Although supplier integration is useful for managing the quick pace of technological change, it also represents a double-edged sword. If a particular technology is changing rapidly, then involving the supplier early has potential pitfalls: the buying company may become "locked into" a particular design or technology, release the product, and discover that the technology has become obsolete or has been replaced by a technology with improved performance characteristics.

Timing of Supplier Integration

Companies should consider two major factors when deciding when to integrate the supplier into the product development process: the rate of change of the technology, and the level of supplier expertise in the given technology. Generally speaking, if the technology is undergoing a significant amount of technological change, it should be delayed in the product development cycle. On the other hand, if a supplier's design expertise is significant and its technology experts can provide insights instrumental to crafting the new product, that supplier should be included earlier in the process (see Figure 6–5).6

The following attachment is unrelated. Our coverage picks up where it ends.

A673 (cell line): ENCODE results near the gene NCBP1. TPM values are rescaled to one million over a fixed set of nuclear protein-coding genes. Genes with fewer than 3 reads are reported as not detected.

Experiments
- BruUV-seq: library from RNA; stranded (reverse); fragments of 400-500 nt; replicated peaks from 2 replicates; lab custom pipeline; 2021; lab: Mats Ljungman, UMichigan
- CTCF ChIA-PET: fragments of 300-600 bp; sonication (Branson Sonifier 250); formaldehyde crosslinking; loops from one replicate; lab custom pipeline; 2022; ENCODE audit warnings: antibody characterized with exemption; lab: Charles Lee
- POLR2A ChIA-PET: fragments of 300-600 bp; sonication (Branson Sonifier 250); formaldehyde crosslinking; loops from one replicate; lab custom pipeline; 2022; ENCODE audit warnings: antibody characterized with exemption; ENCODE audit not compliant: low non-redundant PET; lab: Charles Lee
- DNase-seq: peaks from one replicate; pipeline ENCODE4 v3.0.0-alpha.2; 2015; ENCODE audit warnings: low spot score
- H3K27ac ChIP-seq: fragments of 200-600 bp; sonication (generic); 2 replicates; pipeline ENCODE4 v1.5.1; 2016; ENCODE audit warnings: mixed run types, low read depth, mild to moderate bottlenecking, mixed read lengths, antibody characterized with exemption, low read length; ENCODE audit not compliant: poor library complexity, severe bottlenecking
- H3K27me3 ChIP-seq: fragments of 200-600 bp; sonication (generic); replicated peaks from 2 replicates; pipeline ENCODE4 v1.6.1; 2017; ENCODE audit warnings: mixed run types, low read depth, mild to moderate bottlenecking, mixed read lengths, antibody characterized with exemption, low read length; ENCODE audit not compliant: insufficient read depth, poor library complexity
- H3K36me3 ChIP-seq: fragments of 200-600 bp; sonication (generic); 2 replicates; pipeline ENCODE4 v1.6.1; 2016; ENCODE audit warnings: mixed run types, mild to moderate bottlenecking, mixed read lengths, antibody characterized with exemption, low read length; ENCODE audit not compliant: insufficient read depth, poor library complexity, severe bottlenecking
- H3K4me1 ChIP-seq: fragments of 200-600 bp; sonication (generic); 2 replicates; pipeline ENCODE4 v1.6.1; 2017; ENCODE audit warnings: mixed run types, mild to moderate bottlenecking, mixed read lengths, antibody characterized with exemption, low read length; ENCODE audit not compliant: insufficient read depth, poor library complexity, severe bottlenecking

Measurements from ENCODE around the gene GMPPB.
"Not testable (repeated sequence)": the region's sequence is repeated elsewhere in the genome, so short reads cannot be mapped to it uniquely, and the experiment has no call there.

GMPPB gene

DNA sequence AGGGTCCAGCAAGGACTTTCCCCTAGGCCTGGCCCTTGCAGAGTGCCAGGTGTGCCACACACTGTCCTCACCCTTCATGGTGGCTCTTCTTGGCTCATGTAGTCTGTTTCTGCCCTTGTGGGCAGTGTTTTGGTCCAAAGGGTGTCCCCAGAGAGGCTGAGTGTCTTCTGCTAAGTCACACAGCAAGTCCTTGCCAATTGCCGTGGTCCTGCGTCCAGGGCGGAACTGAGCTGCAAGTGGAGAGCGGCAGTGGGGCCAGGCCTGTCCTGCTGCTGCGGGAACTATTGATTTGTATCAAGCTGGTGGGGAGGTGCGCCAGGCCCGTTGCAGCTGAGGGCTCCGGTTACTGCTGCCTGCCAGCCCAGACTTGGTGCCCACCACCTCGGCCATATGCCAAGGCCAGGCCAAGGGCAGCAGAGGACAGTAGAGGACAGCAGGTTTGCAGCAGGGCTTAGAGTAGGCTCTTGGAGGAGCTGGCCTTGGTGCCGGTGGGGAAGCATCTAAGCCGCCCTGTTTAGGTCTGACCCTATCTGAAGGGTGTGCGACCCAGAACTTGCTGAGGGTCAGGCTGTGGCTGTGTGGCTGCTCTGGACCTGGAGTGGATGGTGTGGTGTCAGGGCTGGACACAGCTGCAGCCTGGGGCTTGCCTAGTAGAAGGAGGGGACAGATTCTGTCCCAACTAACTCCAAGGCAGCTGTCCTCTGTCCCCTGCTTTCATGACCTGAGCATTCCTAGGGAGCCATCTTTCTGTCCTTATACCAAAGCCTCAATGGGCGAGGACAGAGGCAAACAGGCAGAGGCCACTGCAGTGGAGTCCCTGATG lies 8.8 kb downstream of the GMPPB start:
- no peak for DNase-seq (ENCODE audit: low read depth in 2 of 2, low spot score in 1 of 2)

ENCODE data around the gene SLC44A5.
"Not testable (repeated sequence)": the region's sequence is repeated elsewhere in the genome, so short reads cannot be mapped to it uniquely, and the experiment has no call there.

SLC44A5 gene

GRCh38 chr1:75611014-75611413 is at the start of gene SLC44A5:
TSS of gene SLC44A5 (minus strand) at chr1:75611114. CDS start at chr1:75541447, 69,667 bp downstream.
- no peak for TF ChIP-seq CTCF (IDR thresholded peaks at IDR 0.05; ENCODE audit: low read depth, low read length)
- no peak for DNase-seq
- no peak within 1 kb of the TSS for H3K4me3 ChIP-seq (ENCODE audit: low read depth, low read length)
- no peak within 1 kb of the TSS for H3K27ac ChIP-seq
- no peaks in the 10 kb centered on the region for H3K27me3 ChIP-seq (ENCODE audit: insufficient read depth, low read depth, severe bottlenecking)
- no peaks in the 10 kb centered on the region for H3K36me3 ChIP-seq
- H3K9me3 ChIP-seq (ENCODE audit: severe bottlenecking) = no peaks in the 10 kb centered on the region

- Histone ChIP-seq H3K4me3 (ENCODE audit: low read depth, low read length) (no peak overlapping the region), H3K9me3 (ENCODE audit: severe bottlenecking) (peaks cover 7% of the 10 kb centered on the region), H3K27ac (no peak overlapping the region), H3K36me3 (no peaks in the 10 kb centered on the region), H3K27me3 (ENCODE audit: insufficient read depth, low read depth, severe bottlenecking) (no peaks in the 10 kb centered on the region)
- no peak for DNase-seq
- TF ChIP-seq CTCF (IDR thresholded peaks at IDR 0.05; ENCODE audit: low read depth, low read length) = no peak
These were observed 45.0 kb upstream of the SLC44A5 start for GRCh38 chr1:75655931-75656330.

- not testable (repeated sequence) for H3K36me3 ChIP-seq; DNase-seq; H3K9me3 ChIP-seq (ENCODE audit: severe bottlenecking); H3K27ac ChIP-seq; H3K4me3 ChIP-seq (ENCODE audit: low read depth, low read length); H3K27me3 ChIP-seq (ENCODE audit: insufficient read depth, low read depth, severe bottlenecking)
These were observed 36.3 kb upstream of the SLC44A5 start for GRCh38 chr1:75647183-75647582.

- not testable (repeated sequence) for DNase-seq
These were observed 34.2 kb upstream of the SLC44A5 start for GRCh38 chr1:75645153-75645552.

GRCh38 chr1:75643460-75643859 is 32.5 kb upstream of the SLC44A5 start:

Figure 6-5Figure 6–5 Integrate Suppliers at Different Stages

Field studies suggest that certain types of suppliers are more likely to be integrated earlier. For instance, at a Japanese computer manufacturer, the extent of interaction between product development engineers and suppliers appears to depend on the volatility of the commodity technology. Suppliers of critical non-standard commodities are involved much earlier in the product development initiative. These suppliers have regular, face-to-face discussions with engineers. On the other hand, suppliers of non-critical, standard items are not integrated until the final stages of the development cycle, and communication appears to occur more frequently by means of information systems (i.e., CAD is used with non-critical items such as PCBs, keyboards, and chassis). In general, face-to-face discussions are quicker, and information can be exchanged more effectively. However, because suppliers are located within a day's travel to the operating divisions, co-location is often unnecessary.